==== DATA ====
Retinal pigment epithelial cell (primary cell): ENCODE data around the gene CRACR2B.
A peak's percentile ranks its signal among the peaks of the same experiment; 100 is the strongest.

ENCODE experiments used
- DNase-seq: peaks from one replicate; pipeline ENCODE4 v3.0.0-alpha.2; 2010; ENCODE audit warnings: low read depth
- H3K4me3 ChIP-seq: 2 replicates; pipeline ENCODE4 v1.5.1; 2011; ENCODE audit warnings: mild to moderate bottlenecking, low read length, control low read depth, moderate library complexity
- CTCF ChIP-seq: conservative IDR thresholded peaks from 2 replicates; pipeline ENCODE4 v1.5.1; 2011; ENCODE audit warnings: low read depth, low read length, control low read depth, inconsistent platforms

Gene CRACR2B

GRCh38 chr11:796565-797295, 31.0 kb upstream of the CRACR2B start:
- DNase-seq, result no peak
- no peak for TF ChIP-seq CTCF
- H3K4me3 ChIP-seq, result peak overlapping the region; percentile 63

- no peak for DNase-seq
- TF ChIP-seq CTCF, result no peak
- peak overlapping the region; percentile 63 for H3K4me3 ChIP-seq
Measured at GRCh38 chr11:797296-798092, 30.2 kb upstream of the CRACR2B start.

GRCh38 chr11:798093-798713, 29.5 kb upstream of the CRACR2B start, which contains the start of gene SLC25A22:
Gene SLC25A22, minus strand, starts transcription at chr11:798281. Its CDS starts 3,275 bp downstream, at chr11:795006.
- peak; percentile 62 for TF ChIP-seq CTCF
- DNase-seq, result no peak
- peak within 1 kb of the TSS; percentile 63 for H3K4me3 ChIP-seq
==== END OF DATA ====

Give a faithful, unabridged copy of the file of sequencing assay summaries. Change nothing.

Retinal pigment epithelial cell (primary cell): ENCODE data around the gene CRACR2B.
A peak's percentile ranks its signal among the peaks of the same experiment; 100 is the strongest.

ENCODE experiments used
- DNase-seq: peaks from one replicate; pipeline ENCODE4 v3.0.0-alpha.2; 2010; ENCODE audit warnings: low read depth
- H3K4me3 ChIP-seq: 2 replicates; pipeline ENCODE4 v1.5.1; 2011; ENCODE audit warnings: mild to moderate bottlenecking, low read length, control low read depth, moderate library complexity
- CTCF ChIP-seq: conservative IDR thresholded peaks from 2 replicates; pipeline ENCODE4 v1.5.1; 2011; ENCODE audit warnings: low read depth, low read length, control low read depth, inconsistent platforms

Gene CRACR2B

GRCh38 chr11:796565-797295, 31.0 kb upstream of the CRACR2B start:
- DNase-seq, result no peak
- no peak for TF ChIP-seq CTCF
- H3K4me3 ChIP-seq, result peak overlapping the region; percentile 63

- no peak for DNase-seq
- TF ChIP-seq CTCF, result no peak
- peak overlapping the region; percentile 63 for H3K4me3 ChIP-seq
Measured at GRCh38 chr11:797296-798092, 30.2 kb upstream of the CRACR2B start.

GRCh38 chr11:798093-798713, 29.5 kb upstream of the CRACR2B start, which contains the start of gene SLC25A22:
Gene SLC25A22, minus strand, starts transcription at chr11:798281. Its CDS starts 3,275 bp downstream, at chr11:795006.
- peak; percentile 62 for TF ChIP-seq CTCF
- DNase-seq, result no peak
- peak within 1 kb of the TSS; percentile 63 for H3K4me3 ChIP-seq